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Thursday, December 30, 2010

In Defence of the Academy

Given that we are no longer to spend public money on higher education the new deal for students is progressive and better than their current financial arrangements - but goodness that misses the point! The thing that we all seem to have forgotten is that there is no given and that the privatisation of higher education is not the only way forward. I've seen to much energy over the last few weeks spent debating the deal, and not enough considering the principle. I think we have forgotten something as a country - the Academy needs defending.

It starts with money. Education should not be about money, but one of the loudest arguments about moving from public to personal financing of education is that graduates earn more money because of their degrees and should therefore pay for them.

But this is not true - it may seem odd, but this is a case of mistaken cause and effect. Let us imagine a company that took the top performing 40% of its workforce and gave them a special training day. Then imagine that the company turned around and said that the employees needed to pay for the day, because they were the ones earning the most money. That's what we're doing to students. Putting the top 40% of school performers through the HE system and then making them pay for being the top 40% earners on the other side. Many of these students would have earned equally impressive salaries working their way up through a company, and in fact some of them may have taken a financial hit from taking their degree (for example, would be small business owners who become nurses).

Of course a degree confers advantages, and for some people that will mean more money, but this is not universally true. A degree may open up a specialist career, it may be personally fulfilling, it may even make you a better person - but it will not necessarily make you money (especially when considered over a lifetime of earning - three of four years of zero income is a lot to overcome).

Even if it does, even if - as a direct result of your education - you earn more money than you would have without it, the government gets it back through taxing that increased earnings. There simply is not a financial case to be made.

But hang on - if a degree is not linked to earnings - then why are we told that its so important that people go to University and get a degree, what about this whole 'knowledge economy' thing?

Well Higher Education is linked to wealth, just not at the personal level. The whole society benefits from HE, your degree doesn't make you money, it makes the country money. Stepping back from the individual you can see that having highly educated people in society creates new opportunities - it builds whole new sectors. While an individual may become a big fish without their own degree, a HE system creates the seas in which they can swim. I am not a mechanical engineer but I benefit from the tax paid by large engineering firms such as Rolls Royce and BAE Systems, and the value to the country extends beyond taxation - I didn't study medicine but I have benefited on countless occasions from others who have, I am not a lawyer, but law graduates have helped create a stable system in which I can live.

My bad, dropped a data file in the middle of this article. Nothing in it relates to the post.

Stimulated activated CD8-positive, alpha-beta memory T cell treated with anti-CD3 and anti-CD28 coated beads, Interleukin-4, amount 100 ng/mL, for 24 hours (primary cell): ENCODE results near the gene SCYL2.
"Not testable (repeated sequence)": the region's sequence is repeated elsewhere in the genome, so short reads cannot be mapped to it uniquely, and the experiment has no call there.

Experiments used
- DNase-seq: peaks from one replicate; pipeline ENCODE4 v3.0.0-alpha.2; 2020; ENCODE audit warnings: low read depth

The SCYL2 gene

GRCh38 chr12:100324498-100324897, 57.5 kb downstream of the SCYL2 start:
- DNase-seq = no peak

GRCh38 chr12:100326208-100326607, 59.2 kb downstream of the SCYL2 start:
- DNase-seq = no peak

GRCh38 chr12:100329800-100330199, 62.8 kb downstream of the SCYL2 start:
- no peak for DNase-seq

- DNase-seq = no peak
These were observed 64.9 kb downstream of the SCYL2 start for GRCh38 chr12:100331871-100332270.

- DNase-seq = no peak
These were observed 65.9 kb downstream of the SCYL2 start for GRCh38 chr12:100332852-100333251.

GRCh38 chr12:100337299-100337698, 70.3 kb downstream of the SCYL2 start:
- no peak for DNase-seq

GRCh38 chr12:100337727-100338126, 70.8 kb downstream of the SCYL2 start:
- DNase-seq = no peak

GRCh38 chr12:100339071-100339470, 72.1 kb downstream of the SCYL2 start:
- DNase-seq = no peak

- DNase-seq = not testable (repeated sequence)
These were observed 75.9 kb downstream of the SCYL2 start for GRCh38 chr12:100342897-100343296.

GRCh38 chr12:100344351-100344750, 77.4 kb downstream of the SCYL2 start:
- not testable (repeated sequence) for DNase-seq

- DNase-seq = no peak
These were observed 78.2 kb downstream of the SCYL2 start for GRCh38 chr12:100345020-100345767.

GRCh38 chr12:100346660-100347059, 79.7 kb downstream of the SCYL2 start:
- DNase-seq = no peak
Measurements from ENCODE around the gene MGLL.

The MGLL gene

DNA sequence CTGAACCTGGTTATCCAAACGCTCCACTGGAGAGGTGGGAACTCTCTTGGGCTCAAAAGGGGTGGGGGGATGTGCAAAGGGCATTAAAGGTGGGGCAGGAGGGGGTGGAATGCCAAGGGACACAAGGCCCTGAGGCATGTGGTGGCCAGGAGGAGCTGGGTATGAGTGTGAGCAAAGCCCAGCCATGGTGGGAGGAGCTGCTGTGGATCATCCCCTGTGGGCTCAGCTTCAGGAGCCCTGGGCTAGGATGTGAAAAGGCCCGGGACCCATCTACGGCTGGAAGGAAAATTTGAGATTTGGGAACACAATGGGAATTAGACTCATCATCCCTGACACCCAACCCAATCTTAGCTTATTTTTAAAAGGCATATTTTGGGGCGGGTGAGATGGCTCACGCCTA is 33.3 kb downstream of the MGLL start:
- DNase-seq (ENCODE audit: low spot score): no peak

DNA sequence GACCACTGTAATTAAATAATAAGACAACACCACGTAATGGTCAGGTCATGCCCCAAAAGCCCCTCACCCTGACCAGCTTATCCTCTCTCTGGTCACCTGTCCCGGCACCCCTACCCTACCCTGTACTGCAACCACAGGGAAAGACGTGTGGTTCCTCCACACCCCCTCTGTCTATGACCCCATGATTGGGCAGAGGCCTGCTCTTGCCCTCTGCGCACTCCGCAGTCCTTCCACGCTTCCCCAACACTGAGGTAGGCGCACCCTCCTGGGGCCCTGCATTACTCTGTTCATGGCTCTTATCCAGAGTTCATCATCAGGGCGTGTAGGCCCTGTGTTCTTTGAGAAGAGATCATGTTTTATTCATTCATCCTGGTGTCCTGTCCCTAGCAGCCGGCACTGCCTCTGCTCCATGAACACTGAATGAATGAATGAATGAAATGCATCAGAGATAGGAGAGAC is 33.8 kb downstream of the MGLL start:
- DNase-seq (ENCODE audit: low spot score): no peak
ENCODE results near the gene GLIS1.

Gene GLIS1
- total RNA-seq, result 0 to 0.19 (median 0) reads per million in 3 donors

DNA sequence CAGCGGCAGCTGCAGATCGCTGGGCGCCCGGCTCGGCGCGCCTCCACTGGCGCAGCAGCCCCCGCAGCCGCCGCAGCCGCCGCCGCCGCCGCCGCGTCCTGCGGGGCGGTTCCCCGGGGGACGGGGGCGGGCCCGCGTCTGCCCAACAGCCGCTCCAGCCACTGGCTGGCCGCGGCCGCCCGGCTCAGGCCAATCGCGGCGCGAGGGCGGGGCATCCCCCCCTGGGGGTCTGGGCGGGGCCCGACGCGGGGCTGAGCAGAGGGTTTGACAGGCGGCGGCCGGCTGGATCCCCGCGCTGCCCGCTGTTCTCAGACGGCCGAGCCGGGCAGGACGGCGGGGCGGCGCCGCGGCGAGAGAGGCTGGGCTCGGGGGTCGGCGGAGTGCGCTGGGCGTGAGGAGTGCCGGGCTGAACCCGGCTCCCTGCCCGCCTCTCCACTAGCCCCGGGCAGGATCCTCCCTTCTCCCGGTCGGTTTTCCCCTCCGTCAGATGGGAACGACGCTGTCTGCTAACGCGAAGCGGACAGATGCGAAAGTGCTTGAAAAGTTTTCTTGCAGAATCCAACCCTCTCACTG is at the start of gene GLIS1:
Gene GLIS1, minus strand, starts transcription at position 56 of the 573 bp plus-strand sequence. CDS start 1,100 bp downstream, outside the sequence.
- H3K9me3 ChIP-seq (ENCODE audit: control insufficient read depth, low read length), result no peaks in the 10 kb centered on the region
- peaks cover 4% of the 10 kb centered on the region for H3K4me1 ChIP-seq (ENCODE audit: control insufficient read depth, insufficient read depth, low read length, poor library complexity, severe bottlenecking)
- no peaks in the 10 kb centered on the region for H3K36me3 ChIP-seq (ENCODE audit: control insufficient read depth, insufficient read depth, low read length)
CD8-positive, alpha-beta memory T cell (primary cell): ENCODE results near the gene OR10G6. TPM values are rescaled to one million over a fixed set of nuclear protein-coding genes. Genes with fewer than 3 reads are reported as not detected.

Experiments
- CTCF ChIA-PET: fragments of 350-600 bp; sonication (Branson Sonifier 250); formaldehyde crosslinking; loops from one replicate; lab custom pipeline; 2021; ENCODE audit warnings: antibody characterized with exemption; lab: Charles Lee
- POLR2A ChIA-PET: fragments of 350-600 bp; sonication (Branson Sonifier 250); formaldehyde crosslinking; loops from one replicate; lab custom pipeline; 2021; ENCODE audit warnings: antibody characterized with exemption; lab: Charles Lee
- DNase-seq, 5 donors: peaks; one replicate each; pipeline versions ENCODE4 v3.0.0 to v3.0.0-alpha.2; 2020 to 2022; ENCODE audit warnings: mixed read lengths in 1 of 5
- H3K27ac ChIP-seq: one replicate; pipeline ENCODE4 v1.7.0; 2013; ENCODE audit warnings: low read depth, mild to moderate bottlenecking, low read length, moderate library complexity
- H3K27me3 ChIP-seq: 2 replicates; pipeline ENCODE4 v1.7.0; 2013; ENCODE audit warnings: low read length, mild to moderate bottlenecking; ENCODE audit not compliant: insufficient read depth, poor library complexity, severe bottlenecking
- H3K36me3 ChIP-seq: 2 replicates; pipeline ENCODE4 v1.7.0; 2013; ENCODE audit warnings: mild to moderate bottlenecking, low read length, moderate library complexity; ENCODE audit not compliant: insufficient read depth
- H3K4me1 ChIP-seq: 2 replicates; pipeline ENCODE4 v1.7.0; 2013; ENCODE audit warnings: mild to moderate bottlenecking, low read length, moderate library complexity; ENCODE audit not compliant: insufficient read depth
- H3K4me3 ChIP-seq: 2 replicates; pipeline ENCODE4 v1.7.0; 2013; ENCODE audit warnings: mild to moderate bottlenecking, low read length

On balance when you get a degree it is the country that benefits financially rather than you.

A society that has abandoned Higher Education has abandoned any aspirations of real value.

But I started by saying that education should not be about money. Steven Schwartz - writing in the THE - makes a nice point about the tension in HE between short term and long term goals (training for a job vs. an education for life). Training is all about setting yourself up for a career but education is something else, education is about enriching life (your own and others) through awareness and understanding. To think that education is an end goal is hubris, it is a process, and the Academy is a community of learners. That is why research and teaching go so naturally together - the Professors are learning too.

A strong Academy adds vibrancy and momentum to our society as well as our economy. It brings richness to all areas of public life and reminds us that as a civilisation we are still learning together. It gives us public ownership of knowledge and ideas, and provides intellectual analysis that holds the powerful to account. At best the Academy is not only a cornerstone of society, but it is a key way to improve that society and to expand it's horizons. A society that has abandoned Higher Education has abandoned any aspirations of real value.

Britain is very lucky to have a world class Higher Education System. We are second only to the US, a country five times our size, in the number of our Universities in the world top 200. Our HE system adds incalculable value to our country and our culture.

So as we continue to debate the rights and wrongs of tuition fees, graduation taxes and student dissent, let us bear in mind that while in the short term it may be money that excites, frightens or motivates us, in the longer term our happiness and security as a country depend on deeper and more meaningful qualities.

I am deeply disappointed with those representatives that voted to privatise education under cover of cost cutting, with no real mandate from the people, and no proper discussion of the consequences.

Shame on you. You have made our country a poorer place.